Manilow hopes to conjure up memories, instruments in Pittsburgh tour stop
By Kellie B. Gormly
Published: Wednesday, April 17, 2013, 9:01 p.m.
If you're competing on “American Idol” or otherwise trying to break into singing, let fame be the byproduct of your talent, rather than the goal itself.
That's the advice from old pro Barry Manilow, who has served as a guest singer on the hit Fox show. The singing-songwriting star's worldwide fame didn't come until he was almost 30, but Manilow, who performs April 19 at Consol Energy Center, says he is glad it happened that way, after many years of hard work and maturity.
“When fame hit me, I was already 29 years old, and it knocked me over,” says Manilow, a native of Brooklyn, N.Y. who now lives in Palm Springs, Calif.
“I never thought about being a performer; I never wanted to sing, get up onstage,” Manilow says. “For as long as I can remember, all I wanted to do was to be a musician. If ... at 19 years old, I became a very famous musician … it probably would have driven me a little nuts.
“You can't do it backwards,” he says. “You can't go for the fame first. You need to go for the work.”
Manilow explores this young-star meltdown phenomenon — inspired, he says, by often-troubled pop princess Britney Spears — in his most recent studio album, “15 Minutes,” which was his first work in rock-opera style. The album's 16 songs lyrically tell the story of a fictional singer who strives to become famous, and makes it, but the euphoria doesn't last for long. Soon, the singer starts falling into the dark side of celebrity, described in “Wine Song,” and his partner withdraws. He becomes demanding and delusional, and spins into ruin. But the album ends on a happy note with “Everything's Gonna Be All Right,” where the singer starts to patch up his broken life, and seeks a new beginning.
“15 Minutes,” Manilow says, is “a story album about somebody who wants fame, gets it, blows it and starts all over again.”
“It was more of an edgy, pop, guitar-driven album than I'd ever made,” he says. “I loved doing it.”
Sadly, we see the results of young people trying so hard to be famous all too often, with stories about addictions, mental breakdowns, trouble with the law and other difficulties abounding in the media, Manilow says. He and lyricist Enoch Anderson explored this pattern when they were thinking about what kind of album they would write for Manilow's next project.
“What we kept finding were these stories in the newspapers and on the Internet about these young people and their ambition is to be famous,” he says. “You can be famous by jumping off a roof, too.”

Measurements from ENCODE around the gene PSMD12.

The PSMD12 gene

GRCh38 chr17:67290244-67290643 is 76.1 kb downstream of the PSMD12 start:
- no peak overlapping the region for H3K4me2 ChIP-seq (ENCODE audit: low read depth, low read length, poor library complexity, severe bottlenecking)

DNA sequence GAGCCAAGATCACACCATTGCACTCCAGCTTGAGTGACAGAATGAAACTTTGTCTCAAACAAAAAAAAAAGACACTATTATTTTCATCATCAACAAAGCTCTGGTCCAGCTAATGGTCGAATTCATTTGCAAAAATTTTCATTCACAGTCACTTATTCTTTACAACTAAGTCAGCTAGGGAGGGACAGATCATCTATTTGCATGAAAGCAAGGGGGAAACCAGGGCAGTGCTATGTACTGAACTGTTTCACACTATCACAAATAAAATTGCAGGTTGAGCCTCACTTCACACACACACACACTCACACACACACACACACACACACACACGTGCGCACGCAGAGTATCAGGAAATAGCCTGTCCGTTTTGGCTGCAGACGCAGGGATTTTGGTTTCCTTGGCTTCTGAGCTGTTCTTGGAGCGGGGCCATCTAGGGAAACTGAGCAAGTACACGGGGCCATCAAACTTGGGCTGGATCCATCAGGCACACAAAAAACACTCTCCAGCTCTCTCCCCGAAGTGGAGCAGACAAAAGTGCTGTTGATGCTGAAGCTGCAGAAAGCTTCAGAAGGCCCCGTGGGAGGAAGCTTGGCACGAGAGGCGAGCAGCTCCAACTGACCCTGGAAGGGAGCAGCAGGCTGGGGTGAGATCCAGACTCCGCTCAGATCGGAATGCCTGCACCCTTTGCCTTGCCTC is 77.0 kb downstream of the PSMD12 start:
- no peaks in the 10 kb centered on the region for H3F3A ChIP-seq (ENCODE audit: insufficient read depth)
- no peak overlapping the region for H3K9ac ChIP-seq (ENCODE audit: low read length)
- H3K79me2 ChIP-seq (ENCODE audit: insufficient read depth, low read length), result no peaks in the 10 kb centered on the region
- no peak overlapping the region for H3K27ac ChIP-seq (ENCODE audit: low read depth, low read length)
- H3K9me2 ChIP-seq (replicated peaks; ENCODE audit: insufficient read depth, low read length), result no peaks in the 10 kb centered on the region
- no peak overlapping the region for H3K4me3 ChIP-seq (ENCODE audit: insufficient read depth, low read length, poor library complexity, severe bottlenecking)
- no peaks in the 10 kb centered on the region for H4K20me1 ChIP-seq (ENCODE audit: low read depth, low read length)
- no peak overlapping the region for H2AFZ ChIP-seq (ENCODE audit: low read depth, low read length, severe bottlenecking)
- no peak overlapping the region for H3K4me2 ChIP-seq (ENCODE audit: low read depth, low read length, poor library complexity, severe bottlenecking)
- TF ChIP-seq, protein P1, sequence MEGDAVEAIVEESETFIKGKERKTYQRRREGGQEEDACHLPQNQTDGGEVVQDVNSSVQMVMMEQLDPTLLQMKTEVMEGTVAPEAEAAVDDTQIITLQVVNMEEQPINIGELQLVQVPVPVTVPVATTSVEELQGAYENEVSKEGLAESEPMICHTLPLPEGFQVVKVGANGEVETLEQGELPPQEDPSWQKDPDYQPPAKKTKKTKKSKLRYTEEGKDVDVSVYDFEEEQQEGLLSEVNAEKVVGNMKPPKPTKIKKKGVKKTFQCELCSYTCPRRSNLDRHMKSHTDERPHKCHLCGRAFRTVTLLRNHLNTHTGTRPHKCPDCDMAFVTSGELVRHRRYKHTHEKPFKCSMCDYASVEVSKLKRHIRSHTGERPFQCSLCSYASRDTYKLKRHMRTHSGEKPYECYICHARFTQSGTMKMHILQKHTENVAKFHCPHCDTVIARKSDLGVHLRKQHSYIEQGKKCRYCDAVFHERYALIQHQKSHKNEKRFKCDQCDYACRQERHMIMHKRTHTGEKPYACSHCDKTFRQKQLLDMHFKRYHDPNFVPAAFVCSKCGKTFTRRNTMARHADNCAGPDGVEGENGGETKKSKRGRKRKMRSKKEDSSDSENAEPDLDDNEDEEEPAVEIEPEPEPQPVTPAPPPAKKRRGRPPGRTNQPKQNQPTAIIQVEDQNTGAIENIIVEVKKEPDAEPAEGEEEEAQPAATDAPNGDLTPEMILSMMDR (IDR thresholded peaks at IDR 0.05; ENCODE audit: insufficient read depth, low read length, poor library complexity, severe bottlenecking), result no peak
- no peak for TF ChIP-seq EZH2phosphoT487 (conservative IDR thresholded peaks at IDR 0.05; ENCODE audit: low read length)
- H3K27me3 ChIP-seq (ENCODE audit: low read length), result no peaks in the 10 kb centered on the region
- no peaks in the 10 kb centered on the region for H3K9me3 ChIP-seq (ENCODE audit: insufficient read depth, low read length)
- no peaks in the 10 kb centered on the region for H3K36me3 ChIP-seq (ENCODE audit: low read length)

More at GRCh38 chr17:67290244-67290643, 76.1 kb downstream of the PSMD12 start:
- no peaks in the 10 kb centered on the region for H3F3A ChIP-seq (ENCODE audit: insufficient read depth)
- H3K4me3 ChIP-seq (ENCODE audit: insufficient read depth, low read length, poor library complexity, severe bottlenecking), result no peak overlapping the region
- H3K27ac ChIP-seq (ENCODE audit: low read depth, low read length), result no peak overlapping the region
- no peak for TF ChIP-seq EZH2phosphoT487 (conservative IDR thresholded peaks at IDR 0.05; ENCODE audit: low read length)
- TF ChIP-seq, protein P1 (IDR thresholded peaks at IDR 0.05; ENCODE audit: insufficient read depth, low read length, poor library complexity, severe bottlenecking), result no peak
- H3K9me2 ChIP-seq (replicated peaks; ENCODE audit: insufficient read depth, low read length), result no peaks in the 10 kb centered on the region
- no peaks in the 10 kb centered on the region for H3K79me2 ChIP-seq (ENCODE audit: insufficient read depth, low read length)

When these young people become famous overnight and aren't ready for it — and they face the downside of fame, like the paparrazi stalking them — the results can be ruinous, Manilow says.
“It's very, very dangerous for young people to be thrown into this world of fame without any experience,” he says.
“Make sure you're surrounded by your family and old friends — people who know you as the person you were before this insanity hit. People are going to treat you different when you're famous than when you're just a regular guy.”
Since “15 Minutes,” which came out in 2011, Manilow released “The Classic Christmas Album” in October 2012. Meanwhile, Manilow is turning his tour into a charitable drive for local schoolchildren.
Manilow asks Pittsburgh fans to support his Manilow Music Project charity (www.manilowmusicproject.org) by donating a new or gently used musical instrument — guitar, saxophone, drum or flute, for instance — in exchange for two free tickets to the concert. Manilow will donate the instruments, along with a Yahama piano, to Pittsburgh Public Schools for the district's music programs. Instruments can be exchanged for tickets up to 4 p.m. on the day of the show at the Dick's Sporting Goods Box Office at Consol Energy Center.
Manilow's project, part of the Manilow Fund for Health and Hope, provides musical instruments to high schools and middle schools in the United States, Canada and the United Kingdom.
Many schools, facing budget cuts, are cutting music and arts classes and can't afford to replace broken down instruments, Manilow says.
“Which is just killing me, to think that these young kids are not going to have music in their young lives,” he says. “I don't know what I would have done had I not had that orchestra class. It pointed me in the direction I needed to go.
“Music classes are not just playtime,” Manilow says. “Every teacher I speak to, several principals, every superintendent, they tell me that ... these kids that are in music classes, their grades go up, they become better students … they become better people.”
Kellie B. Gormly is a staff writer for Trib Total Media. She can be reached at firstname.lastname@example.org or 412-320-7824.
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